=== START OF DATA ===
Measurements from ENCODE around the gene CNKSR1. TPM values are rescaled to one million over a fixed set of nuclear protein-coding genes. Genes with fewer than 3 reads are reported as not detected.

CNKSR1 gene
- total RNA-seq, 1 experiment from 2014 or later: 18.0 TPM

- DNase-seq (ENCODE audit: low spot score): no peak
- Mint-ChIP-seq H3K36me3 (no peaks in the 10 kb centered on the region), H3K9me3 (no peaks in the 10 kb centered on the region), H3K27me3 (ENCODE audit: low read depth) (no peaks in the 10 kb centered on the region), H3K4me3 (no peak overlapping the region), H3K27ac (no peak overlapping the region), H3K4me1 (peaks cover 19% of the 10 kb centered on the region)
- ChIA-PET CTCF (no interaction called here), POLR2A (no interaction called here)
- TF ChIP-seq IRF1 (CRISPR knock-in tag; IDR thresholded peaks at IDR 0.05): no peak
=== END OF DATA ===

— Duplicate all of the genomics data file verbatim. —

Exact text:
Measurements from ENCODE around the gene CNKSR1. TPM values are rescaled to one million over a fixed set of nuclear protein-coding genes. Genes with fewer than 3 reads are reported as not detected.

CNKSR1 gene
- total RNA-seq, 1 experiment from 2014 or later: 18.0 TPM

- DNase-seq (ENCODE audit: low spot score): no peak
- Mint-ChIP-seq H3K36me3 (no peaks in the 10 kb centered on the region), H3K9me3 (no peaks in the 10 kb centered on the region), H3K27me3 (ENCODE audit: low read depth) (no peaks in the 10 kb centered on the region), H3K4me3 (no peak overlapping the region), H3K27ac (no peak overlapping the region), H3K4me1 (peaks cover 19% of the 10 kb centered on the region)
- ChIA-PET CTCF (no interaction called here), POLR2A (no interaction called here)
- TF ChIP-seq IRF1 (CRISPR knock-in tag; IDR thresholded peaks at IDR 0.05): no peak